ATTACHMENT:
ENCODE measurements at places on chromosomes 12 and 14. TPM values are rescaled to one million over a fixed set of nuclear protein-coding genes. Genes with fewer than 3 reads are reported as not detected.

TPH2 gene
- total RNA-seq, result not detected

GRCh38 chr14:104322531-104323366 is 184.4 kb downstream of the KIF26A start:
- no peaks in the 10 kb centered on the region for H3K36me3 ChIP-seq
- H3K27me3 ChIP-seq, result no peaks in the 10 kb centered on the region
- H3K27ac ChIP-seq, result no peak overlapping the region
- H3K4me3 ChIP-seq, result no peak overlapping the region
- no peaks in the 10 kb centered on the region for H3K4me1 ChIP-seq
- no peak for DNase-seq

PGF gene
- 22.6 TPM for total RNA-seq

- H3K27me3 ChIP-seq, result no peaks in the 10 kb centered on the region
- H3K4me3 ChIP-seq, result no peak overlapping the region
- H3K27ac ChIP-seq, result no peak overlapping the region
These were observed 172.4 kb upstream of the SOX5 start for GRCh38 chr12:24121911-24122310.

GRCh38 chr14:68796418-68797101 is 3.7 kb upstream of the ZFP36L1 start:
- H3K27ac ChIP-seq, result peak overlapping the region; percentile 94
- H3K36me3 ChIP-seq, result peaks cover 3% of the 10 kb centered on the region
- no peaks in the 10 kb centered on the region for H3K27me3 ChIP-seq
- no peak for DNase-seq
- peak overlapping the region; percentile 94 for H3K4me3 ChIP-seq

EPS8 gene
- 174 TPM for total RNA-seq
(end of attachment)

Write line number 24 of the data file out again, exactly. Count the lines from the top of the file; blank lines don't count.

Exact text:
- 174 TPM for total RNA-seq